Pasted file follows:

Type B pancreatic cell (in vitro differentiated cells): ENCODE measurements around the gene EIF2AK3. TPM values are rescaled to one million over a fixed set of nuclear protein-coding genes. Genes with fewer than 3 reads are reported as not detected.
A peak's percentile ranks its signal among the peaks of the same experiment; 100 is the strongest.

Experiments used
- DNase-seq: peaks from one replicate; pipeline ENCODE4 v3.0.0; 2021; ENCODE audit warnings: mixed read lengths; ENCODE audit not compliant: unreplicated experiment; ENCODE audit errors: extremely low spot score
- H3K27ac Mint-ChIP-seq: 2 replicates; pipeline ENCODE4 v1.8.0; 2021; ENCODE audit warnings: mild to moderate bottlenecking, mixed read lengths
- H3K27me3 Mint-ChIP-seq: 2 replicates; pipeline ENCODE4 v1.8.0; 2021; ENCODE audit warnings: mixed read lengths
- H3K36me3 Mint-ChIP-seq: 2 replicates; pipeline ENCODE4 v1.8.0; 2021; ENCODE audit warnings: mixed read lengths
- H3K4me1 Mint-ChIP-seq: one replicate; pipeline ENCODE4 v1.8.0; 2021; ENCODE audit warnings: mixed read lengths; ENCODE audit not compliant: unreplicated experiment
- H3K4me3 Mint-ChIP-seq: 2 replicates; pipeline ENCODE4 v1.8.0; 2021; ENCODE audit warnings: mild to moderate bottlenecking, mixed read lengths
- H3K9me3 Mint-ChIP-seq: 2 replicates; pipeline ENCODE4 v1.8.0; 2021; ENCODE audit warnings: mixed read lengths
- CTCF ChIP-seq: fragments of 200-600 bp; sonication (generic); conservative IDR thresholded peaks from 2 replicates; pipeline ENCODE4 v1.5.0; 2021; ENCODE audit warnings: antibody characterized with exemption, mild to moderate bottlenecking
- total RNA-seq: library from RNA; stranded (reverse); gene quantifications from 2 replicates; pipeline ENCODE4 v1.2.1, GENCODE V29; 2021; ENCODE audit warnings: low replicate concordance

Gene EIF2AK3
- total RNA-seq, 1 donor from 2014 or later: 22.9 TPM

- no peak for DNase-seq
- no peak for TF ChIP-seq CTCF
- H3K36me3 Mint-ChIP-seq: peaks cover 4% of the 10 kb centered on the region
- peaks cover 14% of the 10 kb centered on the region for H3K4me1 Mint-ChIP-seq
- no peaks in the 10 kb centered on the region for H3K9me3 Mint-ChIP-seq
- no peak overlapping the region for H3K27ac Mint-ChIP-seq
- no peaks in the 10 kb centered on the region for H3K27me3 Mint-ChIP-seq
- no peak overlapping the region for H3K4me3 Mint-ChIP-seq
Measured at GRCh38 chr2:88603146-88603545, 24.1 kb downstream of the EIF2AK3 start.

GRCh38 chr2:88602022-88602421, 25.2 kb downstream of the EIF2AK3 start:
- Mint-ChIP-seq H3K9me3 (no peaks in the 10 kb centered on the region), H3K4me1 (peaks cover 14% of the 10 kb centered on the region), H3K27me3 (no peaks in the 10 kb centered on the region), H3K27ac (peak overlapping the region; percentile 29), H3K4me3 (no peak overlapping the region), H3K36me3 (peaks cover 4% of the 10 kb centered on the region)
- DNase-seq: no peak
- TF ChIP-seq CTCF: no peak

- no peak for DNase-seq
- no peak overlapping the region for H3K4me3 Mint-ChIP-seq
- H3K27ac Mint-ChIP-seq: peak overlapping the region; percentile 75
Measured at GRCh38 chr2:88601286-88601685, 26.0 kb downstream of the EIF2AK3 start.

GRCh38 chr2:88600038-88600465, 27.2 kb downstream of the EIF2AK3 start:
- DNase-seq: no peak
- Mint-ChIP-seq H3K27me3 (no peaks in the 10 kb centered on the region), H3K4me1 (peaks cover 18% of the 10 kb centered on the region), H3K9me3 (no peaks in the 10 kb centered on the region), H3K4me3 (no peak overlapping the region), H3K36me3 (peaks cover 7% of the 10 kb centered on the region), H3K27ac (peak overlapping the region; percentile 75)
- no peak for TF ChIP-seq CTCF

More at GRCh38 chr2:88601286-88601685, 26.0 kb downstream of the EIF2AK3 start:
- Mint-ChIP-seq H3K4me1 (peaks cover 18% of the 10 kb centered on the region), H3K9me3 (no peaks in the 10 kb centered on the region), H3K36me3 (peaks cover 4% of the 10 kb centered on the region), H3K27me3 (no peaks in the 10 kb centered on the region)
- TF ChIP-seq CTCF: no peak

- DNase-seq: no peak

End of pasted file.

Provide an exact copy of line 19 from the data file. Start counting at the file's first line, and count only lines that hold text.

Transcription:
- no peaks in the 10 kb centered on the region for H3K9me3 Mint-ChIP-seq